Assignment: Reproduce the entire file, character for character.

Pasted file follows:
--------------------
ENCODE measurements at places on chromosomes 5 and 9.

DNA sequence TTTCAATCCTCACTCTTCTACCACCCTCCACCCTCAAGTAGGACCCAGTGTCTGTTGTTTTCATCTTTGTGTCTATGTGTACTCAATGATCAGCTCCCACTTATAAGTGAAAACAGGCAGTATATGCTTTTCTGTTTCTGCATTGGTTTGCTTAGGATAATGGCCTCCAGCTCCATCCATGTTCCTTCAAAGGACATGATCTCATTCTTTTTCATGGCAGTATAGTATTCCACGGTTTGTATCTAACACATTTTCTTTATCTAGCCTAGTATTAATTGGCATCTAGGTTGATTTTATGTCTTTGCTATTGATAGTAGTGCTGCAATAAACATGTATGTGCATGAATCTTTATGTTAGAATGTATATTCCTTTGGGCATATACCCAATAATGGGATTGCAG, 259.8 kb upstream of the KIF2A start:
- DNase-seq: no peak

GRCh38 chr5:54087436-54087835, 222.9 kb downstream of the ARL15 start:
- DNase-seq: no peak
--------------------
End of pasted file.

ENCODE measurements at places on chromosomes 5 and 9.

DNA sequence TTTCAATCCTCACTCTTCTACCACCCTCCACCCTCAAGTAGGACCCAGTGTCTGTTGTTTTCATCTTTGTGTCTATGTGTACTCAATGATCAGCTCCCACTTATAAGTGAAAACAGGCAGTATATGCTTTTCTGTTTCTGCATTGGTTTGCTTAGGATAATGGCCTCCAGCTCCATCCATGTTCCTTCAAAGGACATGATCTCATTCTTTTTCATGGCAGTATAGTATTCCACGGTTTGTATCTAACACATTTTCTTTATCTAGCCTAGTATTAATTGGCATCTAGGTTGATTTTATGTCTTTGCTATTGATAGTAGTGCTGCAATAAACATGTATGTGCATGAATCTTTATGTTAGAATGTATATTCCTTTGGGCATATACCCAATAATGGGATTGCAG, 259.8 kb upstream of the KIF2A start:
- DNase-seq: no peak

GRCh38 chr5:54087436-54087835, 222.9 kb downstream of the ARL15 start:
- DNase-seq: no peak